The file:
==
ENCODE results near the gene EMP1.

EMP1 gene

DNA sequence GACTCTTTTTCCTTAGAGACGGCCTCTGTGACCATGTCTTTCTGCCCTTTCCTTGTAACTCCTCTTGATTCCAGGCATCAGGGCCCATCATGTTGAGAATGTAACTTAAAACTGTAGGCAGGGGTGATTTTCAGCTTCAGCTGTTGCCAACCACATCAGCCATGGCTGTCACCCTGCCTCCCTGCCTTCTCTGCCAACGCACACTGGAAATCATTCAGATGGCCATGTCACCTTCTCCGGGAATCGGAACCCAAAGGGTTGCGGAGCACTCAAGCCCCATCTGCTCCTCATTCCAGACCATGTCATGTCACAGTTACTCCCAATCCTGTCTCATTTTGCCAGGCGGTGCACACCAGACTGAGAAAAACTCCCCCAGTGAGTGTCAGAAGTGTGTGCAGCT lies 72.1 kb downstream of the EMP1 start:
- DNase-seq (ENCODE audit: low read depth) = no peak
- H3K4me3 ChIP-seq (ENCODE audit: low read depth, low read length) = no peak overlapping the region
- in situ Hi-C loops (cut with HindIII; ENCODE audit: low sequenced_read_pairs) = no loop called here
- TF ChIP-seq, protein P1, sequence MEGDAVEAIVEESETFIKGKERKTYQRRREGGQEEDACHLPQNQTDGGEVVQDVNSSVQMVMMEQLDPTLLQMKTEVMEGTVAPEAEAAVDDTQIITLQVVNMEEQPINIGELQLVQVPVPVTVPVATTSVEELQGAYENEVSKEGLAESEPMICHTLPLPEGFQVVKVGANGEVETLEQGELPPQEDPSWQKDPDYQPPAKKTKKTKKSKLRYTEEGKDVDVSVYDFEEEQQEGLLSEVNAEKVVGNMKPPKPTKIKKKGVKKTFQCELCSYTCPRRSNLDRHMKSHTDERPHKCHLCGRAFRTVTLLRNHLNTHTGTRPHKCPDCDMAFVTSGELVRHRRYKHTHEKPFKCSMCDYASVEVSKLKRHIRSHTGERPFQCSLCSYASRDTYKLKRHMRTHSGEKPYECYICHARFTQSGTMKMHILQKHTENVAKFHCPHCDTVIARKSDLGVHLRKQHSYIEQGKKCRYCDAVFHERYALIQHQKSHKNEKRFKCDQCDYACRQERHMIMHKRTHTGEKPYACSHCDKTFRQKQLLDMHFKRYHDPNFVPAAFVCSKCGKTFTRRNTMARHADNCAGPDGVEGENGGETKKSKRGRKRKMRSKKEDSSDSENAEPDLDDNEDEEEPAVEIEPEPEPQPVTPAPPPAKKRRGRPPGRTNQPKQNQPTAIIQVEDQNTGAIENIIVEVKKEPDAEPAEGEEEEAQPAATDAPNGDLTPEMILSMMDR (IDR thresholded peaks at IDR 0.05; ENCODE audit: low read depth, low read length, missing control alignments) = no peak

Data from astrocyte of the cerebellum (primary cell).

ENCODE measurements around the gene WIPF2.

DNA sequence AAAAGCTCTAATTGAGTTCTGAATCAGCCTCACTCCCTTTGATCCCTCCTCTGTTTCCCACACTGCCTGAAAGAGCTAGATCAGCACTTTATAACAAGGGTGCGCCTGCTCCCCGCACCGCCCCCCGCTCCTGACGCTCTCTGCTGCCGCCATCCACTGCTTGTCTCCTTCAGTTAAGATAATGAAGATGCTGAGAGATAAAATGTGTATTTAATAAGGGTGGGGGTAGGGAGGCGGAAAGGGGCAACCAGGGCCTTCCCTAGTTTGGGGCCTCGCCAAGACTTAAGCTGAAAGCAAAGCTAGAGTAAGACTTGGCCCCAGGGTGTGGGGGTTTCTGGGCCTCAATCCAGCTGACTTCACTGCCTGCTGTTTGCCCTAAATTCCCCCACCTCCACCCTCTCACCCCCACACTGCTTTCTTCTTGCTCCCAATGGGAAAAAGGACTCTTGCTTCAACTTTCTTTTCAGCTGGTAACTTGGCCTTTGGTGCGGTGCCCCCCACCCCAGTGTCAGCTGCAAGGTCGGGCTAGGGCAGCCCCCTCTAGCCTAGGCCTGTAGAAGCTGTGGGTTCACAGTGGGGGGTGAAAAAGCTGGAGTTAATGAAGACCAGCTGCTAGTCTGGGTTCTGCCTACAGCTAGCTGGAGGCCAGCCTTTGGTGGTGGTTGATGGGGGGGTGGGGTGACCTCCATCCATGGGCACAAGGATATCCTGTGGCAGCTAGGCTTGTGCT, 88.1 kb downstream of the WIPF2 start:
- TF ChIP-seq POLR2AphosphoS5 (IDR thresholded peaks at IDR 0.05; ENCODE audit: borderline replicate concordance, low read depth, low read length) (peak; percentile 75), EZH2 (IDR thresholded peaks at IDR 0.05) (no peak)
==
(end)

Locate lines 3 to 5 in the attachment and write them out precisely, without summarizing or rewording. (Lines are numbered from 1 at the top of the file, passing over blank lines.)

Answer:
DNA sequence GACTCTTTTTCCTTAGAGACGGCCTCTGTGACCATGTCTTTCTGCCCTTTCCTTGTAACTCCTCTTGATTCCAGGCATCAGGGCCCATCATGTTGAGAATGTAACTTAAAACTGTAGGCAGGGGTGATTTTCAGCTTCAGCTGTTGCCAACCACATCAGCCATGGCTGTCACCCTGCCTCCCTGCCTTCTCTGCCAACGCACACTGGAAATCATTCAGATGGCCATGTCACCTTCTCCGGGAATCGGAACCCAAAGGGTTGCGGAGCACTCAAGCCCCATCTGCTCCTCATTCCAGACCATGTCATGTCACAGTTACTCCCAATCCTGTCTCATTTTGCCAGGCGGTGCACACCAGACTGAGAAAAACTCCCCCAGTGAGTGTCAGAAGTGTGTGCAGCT lies 72.1 kb downstream of the EMP1 start:
- DNase-seq (ENCODE audit: low read depth) = no peak
- H3K4me3 ChIP-seq (ENCODE audit: low read depth, low read length) = no peak overlapping the region